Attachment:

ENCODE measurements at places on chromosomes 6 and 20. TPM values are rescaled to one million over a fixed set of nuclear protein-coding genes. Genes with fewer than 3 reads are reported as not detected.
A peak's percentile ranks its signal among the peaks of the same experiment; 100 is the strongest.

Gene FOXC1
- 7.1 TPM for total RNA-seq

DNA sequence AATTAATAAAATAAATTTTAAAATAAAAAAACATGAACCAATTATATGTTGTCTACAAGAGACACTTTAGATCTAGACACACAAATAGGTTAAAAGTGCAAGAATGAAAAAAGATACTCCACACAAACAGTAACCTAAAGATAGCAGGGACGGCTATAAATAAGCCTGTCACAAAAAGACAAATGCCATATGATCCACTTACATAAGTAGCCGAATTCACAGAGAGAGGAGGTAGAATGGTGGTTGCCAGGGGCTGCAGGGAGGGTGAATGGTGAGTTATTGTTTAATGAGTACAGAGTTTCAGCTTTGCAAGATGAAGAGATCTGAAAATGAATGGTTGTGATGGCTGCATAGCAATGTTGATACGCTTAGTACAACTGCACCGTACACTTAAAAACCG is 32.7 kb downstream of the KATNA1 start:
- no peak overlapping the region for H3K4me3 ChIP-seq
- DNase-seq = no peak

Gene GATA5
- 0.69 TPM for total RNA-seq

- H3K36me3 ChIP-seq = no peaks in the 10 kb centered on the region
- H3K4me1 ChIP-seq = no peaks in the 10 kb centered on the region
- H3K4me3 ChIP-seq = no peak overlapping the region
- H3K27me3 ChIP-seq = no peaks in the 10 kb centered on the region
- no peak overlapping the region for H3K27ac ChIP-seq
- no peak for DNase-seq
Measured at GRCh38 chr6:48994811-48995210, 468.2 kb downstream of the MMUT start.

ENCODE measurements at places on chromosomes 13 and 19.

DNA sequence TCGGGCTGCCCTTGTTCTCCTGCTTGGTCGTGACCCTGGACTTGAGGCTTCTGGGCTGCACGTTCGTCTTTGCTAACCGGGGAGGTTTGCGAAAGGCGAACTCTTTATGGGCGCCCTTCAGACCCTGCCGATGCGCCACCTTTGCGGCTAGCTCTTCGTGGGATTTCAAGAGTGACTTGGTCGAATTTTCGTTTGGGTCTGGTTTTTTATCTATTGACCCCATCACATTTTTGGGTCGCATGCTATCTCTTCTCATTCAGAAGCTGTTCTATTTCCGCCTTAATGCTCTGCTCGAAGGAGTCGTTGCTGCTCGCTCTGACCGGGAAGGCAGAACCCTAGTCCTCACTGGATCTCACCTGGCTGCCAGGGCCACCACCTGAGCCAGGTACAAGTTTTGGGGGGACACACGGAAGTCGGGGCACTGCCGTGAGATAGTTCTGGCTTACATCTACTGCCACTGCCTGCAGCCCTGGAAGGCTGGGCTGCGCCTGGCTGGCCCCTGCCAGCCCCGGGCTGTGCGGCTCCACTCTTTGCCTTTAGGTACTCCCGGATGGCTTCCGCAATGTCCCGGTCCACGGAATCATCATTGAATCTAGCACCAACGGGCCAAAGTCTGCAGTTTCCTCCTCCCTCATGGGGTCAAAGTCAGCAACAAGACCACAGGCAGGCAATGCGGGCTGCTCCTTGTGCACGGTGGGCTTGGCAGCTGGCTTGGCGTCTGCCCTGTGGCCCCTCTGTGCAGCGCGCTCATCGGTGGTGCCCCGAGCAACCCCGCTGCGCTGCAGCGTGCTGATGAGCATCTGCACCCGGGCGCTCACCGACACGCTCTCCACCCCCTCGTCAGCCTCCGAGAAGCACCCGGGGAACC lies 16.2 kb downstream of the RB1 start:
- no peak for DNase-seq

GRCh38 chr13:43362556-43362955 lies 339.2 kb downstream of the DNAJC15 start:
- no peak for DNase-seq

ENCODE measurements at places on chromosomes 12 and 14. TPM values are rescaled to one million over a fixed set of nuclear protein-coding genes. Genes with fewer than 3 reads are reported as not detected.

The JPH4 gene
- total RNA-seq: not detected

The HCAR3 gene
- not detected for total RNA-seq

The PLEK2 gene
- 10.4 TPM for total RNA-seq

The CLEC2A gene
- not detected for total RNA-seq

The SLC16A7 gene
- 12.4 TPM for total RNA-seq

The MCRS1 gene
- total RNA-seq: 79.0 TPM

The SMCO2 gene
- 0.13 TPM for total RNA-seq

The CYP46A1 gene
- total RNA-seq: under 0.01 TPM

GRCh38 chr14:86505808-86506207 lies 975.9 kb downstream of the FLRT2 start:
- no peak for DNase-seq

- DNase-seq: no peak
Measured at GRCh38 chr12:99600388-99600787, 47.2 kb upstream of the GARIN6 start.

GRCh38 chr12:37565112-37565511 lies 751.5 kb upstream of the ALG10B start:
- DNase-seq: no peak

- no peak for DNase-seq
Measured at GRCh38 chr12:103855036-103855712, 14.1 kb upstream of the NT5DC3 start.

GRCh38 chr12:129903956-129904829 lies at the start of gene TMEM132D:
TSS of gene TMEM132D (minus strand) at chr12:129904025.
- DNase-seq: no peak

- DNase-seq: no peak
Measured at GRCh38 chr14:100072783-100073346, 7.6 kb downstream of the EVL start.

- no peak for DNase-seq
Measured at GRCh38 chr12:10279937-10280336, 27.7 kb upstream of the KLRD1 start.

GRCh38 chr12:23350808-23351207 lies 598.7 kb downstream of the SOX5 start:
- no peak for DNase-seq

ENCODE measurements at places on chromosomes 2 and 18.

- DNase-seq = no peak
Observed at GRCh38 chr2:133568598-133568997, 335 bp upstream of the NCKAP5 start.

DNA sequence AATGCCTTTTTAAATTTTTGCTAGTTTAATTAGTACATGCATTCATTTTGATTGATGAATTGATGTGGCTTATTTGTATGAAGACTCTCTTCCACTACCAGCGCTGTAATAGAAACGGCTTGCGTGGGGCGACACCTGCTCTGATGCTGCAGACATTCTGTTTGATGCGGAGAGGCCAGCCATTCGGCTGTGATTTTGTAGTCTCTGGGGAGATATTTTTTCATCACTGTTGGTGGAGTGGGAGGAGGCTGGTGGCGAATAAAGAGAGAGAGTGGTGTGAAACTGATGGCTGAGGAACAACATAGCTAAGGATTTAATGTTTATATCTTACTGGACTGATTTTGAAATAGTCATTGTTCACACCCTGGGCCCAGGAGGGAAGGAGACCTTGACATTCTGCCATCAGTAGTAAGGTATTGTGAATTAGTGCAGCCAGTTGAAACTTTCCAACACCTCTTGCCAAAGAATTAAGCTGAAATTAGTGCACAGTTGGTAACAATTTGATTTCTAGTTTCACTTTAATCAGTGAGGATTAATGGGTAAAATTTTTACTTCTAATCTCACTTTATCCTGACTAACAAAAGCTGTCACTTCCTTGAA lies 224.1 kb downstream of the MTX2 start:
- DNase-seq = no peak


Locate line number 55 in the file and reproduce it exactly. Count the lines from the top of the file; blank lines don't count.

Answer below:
- no peak for DNase-seq